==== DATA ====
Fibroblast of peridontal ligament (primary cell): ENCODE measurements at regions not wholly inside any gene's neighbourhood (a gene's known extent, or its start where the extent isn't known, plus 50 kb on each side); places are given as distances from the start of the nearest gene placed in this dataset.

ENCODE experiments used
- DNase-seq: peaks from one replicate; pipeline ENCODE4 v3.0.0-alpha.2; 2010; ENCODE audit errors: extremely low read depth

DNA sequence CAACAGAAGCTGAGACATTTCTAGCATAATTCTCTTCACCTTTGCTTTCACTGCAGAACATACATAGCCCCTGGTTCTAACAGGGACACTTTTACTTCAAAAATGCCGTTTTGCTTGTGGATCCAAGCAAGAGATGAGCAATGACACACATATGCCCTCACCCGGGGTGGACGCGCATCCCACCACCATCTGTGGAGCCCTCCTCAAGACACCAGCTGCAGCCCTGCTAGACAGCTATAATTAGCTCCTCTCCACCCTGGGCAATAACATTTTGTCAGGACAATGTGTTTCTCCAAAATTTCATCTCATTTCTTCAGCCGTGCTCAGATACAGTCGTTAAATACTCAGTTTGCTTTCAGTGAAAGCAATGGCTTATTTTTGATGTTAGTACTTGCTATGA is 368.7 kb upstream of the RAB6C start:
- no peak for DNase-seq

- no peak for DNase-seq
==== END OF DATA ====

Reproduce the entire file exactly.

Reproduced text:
Fibroblast of peridontal ligament (primary cell): ENCODE measurements at regions not wholly inside any gene's neighbourhood (a gene's known extent, or its start where the extent isn't known, plus 50 kb on each side); places are given as distances from the start of the nearest gene placed in this dataset.

ENCODE experiments used
- DNase-seq: peaks from one replicate; pipeline ENCODE4 v3.0.0-alpha.2; 2010; ENCODE audit errors: extremely low read depth

DNA sequence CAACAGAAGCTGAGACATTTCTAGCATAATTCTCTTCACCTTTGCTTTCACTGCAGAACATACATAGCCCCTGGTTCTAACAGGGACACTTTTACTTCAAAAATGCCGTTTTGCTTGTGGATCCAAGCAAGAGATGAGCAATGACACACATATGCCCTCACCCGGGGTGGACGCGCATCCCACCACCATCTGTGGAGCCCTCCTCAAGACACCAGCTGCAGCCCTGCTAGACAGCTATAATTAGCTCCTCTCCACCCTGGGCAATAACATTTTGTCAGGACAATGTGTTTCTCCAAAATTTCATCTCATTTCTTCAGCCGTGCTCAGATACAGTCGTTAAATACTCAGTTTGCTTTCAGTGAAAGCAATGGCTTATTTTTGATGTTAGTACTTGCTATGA is 368.7 kb upstream of the RAB6C start:
- no peak for DNase-seq

- no peak for DNase-seq